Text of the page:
In order to combat the widespread confusion and fear—which is at the heart of the rule’s purpose—there is an increased demand for individualized legal consultation for immigrant individuals and know-your-rights presentations to accelerate the dissemination of accurate information. In response to the expanded public charge rule, the messaging to the immigrant community has been to seek legal guidance to determine whether and how the public charge rule applies to an individual’s circumstances. This increased need for legal advice places an additional burden on legal service providers to digest the minutia of the rule and—in the short-term—meet with, screen, and advise immigrants seeking legal guidance on whether to disenroll their family from needed benefits.

As explained above, legal service providers who serve low-income communities are already feeling the impact of the public charge and we anticipate this will be felt in four main ways. First, clients who are concerned about their use of public benefits are reaching out to attorneys and social workers to discuss the impact of the rule on their case. Staff must undertake a careful analysis of a client’s potential relief options and financial situation, before advising on whether and how the rule will apply. Second, adjustment of status applications subject to the rule will become more onerous to prepare. In an attempt to satisfy the weighted-factors analysis, the documentation needed will be substantial and the attorney will have to litigate each of the factors to argue for a positive outcome of the test. For legal service providers who serve low-income clients, the rule will impact nearly all family-based adjustment of status applications. Third, the rule’s intent is to increase denials of applications from low-income immigrants, which means additional work and resources spent appealing the denials and representing clients in removal proceedings when they are referred to immigration court. Fourth, to mitigate misinformation and fear-based disenrollment, providers will need to build materials and deliver Know Your Rights presentations to community organizations.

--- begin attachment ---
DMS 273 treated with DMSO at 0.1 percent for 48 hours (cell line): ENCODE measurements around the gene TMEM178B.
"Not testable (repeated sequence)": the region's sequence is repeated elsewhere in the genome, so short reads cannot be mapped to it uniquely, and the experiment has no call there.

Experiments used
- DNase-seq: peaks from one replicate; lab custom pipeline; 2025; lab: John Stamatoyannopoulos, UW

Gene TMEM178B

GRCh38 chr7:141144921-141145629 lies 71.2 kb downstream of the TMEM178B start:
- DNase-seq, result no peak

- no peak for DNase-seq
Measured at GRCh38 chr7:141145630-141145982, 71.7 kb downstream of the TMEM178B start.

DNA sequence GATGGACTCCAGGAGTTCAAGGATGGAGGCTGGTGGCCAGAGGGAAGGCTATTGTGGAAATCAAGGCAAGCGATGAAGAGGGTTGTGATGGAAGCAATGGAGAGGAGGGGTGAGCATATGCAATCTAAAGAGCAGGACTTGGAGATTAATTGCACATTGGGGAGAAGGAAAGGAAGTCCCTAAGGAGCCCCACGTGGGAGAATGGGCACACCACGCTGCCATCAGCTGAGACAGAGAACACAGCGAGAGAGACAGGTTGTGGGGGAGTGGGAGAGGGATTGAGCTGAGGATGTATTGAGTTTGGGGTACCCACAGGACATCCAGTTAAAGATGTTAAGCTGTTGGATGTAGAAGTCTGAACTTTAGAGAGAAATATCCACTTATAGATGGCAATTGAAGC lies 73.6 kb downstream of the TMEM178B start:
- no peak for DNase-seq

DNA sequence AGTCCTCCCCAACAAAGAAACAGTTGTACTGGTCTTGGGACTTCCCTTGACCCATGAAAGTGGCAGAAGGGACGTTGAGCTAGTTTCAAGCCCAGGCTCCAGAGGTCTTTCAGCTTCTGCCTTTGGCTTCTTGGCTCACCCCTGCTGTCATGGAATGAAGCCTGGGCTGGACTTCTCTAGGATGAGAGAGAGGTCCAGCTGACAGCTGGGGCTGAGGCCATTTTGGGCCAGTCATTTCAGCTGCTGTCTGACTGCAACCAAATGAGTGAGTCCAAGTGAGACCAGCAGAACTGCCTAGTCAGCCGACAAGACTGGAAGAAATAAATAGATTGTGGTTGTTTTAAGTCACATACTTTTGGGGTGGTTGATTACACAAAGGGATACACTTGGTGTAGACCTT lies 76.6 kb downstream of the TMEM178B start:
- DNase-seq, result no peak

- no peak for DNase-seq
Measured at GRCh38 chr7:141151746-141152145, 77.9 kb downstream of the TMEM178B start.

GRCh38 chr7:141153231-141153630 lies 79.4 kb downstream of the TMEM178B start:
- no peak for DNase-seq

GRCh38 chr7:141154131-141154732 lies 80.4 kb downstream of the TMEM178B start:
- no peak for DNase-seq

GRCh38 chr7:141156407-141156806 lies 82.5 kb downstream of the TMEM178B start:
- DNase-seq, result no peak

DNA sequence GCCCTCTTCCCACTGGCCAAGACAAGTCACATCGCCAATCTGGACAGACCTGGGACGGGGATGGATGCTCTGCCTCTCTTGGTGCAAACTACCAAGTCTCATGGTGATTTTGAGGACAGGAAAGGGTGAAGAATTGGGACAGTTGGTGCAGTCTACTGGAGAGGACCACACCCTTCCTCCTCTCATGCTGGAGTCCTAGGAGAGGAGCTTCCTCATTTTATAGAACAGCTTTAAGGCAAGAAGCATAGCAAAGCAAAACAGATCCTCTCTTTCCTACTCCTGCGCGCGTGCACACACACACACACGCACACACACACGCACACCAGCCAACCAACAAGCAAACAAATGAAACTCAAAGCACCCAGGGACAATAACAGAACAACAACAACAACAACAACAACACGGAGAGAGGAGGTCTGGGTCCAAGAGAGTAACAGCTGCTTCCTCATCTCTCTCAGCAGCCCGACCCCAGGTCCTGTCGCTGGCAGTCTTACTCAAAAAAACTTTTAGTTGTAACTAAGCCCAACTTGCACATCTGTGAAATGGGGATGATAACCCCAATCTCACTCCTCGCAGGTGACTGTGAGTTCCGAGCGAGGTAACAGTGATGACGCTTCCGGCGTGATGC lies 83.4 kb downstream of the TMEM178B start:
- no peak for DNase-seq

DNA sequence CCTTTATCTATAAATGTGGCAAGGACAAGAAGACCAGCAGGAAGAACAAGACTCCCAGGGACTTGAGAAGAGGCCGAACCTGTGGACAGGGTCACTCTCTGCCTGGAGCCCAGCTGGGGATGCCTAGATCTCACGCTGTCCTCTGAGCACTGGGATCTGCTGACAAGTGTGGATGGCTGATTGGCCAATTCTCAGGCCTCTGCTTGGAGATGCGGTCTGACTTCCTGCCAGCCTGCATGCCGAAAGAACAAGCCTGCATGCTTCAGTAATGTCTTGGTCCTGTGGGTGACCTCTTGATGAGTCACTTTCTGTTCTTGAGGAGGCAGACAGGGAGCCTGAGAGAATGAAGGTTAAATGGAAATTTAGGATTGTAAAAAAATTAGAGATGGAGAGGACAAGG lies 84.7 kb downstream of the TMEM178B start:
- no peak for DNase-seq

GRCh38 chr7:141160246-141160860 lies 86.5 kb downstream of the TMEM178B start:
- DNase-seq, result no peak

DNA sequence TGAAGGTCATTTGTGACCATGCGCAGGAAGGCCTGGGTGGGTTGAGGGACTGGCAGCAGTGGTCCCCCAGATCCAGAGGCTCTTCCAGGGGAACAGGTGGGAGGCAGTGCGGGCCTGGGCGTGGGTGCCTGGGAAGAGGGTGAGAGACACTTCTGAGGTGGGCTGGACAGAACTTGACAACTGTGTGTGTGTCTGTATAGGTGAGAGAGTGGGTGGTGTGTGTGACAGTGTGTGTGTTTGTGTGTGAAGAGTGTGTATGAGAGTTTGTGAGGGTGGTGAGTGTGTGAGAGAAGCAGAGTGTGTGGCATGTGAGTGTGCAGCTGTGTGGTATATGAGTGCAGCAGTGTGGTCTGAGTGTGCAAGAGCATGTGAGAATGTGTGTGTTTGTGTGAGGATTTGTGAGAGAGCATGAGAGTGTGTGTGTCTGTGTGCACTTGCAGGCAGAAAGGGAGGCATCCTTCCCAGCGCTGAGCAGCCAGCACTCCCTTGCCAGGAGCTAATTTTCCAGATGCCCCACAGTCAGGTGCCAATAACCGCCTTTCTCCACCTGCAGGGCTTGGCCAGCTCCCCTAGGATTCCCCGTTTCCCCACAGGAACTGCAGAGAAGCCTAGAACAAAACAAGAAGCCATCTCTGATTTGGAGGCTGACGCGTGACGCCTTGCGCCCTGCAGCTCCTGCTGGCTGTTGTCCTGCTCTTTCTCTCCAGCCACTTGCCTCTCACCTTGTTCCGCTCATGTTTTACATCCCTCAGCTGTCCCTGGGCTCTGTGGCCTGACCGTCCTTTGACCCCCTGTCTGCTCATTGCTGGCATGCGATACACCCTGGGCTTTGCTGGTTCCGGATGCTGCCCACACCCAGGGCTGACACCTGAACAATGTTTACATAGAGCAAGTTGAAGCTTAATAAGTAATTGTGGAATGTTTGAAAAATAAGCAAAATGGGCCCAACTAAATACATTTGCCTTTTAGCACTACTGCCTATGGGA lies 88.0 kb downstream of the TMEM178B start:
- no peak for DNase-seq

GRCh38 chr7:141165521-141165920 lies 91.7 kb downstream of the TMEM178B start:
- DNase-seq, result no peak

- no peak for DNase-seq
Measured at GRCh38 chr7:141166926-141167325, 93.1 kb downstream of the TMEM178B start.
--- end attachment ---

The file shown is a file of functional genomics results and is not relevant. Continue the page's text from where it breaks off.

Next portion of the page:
We recommend that the City ensure that immigrants who need individualized legal advice regarding the impact of the rule on their use of public benefits are connected with legal service providers who have the knowledge and capacity to assist.

Finally, we recommend that the New York City Council consider additional funding for the legal services that are needed to provide advice and representation to potentially affected individuals to ensure that legal service providers have the capacity to help mitigate and combat the impact of this rule on New Yorkers.


The bills and resolution before the Council today are important steps to mitigate the harmful impact of the public charge rule and provide the New York immigrant community with essential information. We thank the sponsors and Immigration Committee Chair Carlos Menchaca for advancing them and urge the full Council to pass them.

If you have any questions about my testimony, please feel free to contact Nyasa Hickey, Immigration Counsel at NHickey@bds.org by phone at 718-254-0700.

[i] Brooklyn Defender Services written testimony about “The Impact the Proposed “Public Charge” Rule on NYC,” November 15, 2018, available at https://bds.org/bds-testifies-before-the-nyc-council-committees-on-immigration-health-general-welfare-on-the-impact-of-the-proposed-public-charge-rule-in-nyc/.